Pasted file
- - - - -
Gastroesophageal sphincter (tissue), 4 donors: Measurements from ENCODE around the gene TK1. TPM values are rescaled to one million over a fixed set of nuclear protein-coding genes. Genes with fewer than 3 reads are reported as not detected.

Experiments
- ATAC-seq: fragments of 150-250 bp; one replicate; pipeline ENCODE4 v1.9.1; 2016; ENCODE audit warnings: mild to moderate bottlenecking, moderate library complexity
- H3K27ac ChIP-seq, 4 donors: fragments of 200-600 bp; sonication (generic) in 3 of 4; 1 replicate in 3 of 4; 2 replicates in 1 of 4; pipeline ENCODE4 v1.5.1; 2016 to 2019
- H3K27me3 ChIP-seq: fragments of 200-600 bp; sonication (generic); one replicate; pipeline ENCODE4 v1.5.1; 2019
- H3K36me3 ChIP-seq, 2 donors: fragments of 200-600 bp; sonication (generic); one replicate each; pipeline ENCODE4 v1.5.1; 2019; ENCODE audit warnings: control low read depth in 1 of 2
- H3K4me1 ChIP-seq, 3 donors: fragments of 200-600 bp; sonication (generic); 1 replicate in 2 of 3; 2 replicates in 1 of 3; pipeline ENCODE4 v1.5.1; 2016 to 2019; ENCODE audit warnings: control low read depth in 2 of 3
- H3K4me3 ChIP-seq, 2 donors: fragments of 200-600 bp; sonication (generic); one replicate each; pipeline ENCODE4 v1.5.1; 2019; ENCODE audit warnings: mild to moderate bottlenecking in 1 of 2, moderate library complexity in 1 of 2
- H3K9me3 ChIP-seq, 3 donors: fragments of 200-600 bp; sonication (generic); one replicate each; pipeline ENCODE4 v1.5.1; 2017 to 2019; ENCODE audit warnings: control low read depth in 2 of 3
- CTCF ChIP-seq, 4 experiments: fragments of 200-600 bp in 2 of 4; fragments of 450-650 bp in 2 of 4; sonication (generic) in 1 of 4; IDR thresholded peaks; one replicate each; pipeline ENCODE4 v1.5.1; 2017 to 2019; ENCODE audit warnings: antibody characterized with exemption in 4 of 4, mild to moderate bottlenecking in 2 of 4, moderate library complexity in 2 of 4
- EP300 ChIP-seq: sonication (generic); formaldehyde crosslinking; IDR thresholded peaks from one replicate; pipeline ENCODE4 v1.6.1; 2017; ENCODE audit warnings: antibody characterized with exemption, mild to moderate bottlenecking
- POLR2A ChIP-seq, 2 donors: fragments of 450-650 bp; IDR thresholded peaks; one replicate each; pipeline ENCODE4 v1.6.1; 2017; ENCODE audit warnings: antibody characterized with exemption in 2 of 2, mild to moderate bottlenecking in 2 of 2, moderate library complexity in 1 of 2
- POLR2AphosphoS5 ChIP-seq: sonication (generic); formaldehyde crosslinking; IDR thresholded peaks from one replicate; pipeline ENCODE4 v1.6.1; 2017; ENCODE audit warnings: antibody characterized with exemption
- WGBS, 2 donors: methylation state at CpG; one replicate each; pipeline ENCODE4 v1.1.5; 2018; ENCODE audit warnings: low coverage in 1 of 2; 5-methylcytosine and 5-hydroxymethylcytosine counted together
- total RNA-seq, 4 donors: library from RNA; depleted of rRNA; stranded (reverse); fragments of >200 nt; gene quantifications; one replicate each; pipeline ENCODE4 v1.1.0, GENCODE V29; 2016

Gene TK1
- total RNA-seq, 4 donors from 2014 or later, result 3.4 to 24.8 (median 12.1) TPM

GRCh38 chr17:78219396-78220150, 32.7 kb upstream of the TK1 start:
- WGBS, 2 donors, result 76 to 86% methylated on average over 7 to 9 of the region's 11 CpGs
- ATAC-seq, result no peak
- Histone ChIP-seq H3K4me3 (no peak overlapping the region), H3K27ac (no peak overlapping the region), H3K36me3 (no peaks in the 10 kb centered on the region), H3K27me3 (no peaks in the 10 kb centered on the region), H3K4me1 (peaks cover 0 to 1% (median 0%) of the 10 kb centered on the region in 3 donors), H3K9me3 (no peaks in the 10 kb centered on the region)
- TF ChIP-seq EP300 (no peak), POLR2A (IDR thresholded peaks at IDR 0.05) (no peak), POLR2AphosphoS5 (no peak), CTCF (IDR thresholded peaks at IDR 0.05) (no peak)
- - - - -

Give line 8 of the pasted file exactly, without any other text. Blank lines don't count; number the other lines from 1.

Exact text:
- H3K4me3 ChIP-seq, 2 donors: fragments of 200-600 bp; sonication (generic); one replicate each; pipeline ENCODE4 v1.5.1; 2019; ENCODE audit warnings: mild to moderate bottlenecking in 1 of 2, moderate library complexity in 1 of 2